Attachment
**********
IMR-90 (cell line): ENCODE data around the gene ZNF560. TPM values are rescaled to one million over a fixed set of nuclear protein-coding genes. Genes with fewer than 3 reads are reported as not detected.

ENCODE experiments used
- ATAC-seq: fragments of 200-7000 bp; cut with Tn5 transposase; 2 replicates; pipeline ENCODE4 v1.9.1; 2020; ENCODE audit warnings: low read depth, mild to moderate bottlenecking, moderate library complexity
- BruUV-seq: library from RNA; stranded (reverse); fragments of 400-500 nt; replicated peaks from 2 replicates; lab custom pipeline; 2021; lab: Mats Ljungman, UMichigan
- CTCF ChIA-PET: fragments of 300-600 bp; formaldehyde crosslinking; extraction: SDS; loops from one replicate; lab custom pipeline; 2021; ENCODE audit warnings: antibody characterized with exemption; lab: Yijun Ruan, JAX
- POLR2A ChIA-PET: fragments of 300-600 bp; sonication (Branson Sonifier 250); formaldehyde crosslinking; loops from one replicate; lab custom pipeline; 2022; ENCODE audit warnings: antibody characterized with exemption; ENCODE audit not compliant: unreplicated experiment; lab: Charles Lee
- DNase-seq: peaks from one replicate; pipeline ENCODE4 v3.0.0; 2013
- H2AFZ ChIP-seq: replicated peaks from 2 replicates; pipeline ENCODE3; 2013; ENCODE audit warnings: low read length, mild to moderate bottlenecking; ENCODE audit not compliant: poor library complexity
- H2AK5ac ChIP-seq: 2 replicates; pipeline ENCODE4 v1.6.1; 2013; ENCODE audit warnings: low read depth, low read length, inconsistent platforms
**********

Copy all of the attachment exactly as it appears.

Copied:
IMR-90 (cell line): ENCODE data around the gene ZNF560. TPM values are rescaled to one million over a fixed set of nuclear protein-coding genes. Genes with fewer than 3 reads are reported as not detected.

ENCODE experiments used
- ATAC-seq: fragments of 200-7000 bp; cut with Tn5 transposase; 2 replicates; pipeline ENCODE4 v1.9.1; 2020; ENCODE audit warnings: low read depth, mild to moderate bottlenecking, moderate library complexity
- BruUV-seq: library from RNA; stranded (reverse); fragments of 400-500 nt; replicated peaks from 2 replicates; lab custom pipeline; 2021; lab: Mats Ljungman, UMichigan
- CTCF ChIA-PET: fragments of 300-600 bp; formaldehyde crosslinking; extraction: SDS; loops from one replicate; lab custom pipeline; 2021; ENCODE audit warnings: antibody characterized with exemption; lab: Yijun Ruan, JAX
- POLR2A ChIA-PET: fragments of 300-600 bp; sonication (Branson Sonifier 250); formaldehyde crosslinking; loops from one replicate; lab custom pipeline; 2022; ENCODE audit warnings: antibody characterized with exemption; ENCODE audit not compliant: unreplicated experiment; lab: Charles Lee
- DNase-seq: peaks from one replicate; pipeline ENCODE4 v3.0.0; 2013
- H2AFZ ChIP-seq: replicated peaks from 2 replicates; pipeline ENCODE3; 2013; ENCODE audit warnings: low read length, mild to moderate bottlenecking; ENCODE audit not compliant: poor library complexity
- H2AK5ac ChIP-seq: 2 replicates; pipeline ENCODE4 v1.6.1; 2013; ENCODE audit warnings: low read depth, low read length, inconsistent platforms